Natural Sciences

Biology:

Biology is devoted to the study of living things and their processes. Throughout the year this course provides an opportunity for students to develop scientific process skills, laboratory techniques, and an understanding of the fundamental principles of living organisms. Students will explore biological science as a process, cell structure and function, genetics and heredity, evolution and classification, diversity of living organisms and their ecological roles, and matter and energy in ecosystems. (2 semesters, 5 credit hours per semester)

Chemistry:

Chemistry is a course that explores the foundations of the chemical world.  This course focuses on measurement, atomic structure, electron configuration, the periodic table, bonding, gas laws, properties of liquids and solids, solutions, stoichiometry, reactions, kinetics, equilibrium, acids and bases, and nuclear chemistry. Students should have a solid background in mathematics and be able to manipulate formulas prior to this course.  (2 semesters, 5 credit hours per semester)

Physics:

Physics is designed to introduce students to four major topics in modern physics: mechanics, thermodynamics, electricity and magnetism, and quantum mechanics. Areas that receive special attention are Newton’s laws of motion, vectors, energy and momentum, properties of matter, optics and wave motion, heat, electricity and magnetism, and atomic and nuclear physics. Integrated laboratory experiments make physical theories and concepts concrete. (2 semesters, 5 credit hours per semester)

Anatomy & Physiology:

Anatomy and physiology is a discussion- and laboratory-based study of the human body. This course is designed for college preparation, especially for biology and health-career majors. The areas to be covered include: body organization, cells and tissues, integumentary system, skeletal system, muscular system, nervous system, endocrine system, reproductive system, cardiovascular system, lymphatic system, respiratory system, digestive system, and urinary system.  (2 semesters, 5 credit hours per semester)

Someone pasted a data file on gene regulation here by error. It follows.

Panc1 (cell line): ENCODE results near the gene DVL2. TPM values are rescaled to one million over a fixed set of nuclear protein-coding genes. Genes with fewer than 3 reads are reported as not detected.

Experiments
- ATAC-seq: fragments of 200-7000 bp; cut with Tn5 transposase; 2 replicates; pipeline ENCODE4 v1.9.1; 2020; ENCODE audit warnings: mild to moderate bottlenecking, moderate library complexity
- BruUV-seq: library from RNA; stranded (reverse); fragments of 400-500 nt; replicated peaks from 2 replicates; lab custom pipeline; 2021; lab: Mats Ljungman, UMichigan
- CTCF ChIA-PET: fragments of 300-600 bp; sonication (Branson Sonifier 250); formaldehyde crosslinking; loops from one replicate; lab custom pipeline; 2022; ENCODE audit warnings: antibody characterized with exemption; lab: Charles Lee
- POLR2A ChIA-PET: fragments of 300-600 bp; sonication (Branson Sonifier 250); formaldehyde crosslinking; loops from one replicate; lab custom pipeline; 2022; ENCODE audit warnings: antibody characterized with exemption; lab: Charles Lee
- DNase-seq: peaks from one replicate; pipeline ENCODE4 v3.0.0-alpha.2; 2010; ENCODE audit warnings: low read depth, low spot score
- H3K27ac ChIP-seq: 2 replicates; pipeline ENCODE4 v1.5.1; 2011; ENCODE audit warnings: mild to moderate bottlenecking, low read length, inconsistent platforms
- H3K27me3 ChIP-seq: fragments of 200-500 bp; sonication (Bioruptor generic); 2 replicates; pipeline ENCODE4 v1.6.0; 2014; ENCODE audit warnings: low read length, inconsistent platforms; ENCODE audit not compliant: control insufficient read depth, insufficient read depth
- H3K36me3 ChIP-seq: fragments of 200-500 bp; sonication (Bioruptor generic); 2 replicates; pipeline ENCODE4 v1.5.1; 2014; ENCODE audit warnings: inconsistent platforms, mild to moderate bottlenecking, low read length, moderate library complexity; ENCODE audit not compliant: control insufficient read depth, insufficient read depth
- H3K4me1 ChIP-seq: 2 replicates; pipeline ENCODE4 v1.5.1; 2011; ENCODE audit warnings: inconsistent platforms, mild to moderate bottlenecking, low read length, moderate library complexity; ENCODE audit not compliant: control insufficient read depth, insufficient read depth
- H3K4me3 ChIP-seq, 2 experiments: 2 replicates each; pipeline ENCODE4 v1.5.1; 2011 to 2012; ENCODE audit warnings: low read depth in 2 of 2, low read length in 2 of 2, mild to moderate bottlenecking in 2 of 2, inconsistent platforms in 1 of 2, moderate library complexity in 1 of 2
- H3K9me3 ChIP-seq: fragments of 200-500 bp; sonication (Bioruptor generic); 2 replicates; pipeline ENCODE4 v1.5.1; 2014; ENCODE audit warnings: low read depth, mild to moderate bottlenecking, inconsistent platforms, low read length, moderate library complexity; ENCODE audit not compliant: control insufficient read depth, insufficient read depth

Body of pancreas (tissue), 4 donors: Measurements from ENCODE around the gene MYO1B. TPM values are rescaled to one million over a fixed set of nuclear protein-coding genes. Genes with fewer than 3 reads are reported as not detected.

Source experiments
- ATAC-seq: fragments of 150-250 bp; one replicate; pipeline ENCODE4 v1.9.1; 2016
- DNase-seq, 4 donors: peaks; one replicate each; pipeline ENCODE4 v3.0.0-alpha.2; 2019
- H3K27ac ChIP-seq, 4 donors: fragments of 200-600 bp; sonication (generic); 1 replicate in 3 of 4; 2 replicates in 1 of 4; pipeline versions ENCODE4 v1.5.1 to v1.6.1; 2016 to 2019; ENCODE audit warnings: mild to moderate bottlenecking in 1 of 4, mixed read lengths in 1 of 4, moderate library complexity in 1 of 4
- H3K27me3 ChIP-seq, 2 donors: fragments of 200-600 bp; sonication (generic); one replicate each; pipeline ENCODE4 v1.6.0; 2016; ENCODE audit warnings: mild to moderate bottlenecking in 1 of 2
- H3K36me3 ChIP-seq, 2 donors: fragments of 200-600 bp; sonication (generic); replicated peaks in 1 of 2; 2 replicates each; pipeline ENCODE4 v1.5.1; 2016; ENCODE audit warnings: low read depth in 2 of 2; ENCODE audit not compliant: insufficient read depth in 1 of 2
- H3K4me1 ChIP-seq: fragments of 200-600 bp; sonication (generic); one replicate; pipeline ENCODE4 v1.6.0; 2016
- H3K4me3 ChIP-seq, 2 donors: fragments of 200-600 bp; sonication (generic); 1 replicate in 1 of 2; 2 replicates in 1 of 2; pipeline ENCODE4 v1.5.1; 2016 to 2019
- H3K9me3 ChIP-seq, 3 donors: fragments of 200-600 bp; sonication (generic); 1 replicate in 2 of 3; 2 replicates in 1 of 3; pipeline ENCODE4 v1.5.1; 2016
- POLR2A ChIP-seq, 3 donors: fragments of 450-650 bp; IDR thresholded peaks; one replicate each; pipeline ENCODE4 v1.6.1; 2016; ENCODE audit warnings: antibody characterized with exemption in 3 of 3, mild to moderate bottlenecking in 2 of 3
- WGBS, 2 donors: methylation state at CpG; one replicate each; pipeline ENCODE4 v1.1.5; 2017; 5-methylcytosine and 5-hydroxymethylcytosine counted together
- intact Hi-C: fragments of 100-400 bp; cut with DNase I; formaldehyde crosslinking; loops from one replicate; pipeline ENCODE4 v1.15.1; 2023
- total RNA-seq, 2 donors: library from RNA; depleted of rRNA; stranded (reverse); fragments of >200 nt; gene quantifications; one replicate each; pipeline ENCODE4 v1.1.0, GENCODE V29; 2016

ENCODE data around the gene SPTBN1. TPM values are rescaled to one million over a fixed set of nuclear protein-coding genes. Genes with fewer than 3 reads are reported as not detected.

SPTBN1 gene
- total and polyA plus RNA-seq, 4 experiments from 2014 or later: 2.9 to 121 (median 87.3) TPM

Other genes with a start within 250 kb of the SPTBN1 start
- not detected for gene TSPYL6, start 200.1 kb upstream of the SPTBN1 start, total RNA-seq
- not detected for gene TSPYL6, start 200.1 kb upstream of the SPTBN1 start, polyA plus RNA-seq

Environmental Science:

Environmental Science is a lab-based course which provides students with opportunities to investigate the scientific principles, concepts, and methods required to understand the interrelationships of the natural world, to identify and analyze environmental problems both natural and human-made, to evaluate the relative risks associated with these problems, and to examine alternative solutions for resolving and/or preventing them.  (2 semesters, 5 credit hours per semester)

A.P. Biology:

Advanced Placement (A.P.) Biology is a two-semester sequence that introduces students to all major concepts within the scope of modern biology. These courses are intended for students majoring in the biological sciences or related pre-professional programs (pre-medicine, pre-dentistry, etc.). Topics covered include cell structure and function, metabolism, the biology of plants and animals, genetics, ecology, diversity, and evolution. Laboratory exercises provide hands-on experiences that reinforce the lecture material. (2 semesters, 6 credit hours per semester)

A.P. Chemistry:

Advanced Placement (A.P.) Chemistry is a second-year chemistry course that is designed to serve as the equivalent of an introductory freshman college chemistry course. This course will cover more material than a first-year chemistry course and will expand on information previously introduced. Students will spend the year mastering the fundamentals of theoretical and computational chemistry.  Students will be responsible for maintaining a lab notebook, safely using lab equipment and chemicals, writing scientifically, and properly communicating topics to teachers and peers. Students are expected to take the AP exam offered in the spring.  (2 semesters, 6 credit hours per semester)

Honors Physics:

Honors physics is a second-year physics course offered to seniors. It is the equivalent of a first year college physics course with calculus. Students taking this course are required to take calculus concurrently. Students who choose to pay a registration fee may earn 8 hours of college credit from Creighton University provided that they successfully manage the course. Topics covered are classical mechanics, special relativity, optics, thermodynamics, electricity and magnetism, quantum mechanics, and nuclear physics. Class meets five days per week. Classes consist of lectures, problem solving, laboratory exercises, demonstrations, computer-based exercises, and video materials. In the classroom, the students are always the focus of the learning. In addition to being asked to respond to questions in class, students are expected to demonstrate proficiency with material by making presentations to their classmates. Problems which require small groups occur each week. Demonstrations and laboratory exercises always have the students as the primary actors.  (2 semesters, 6 credit hours per semester)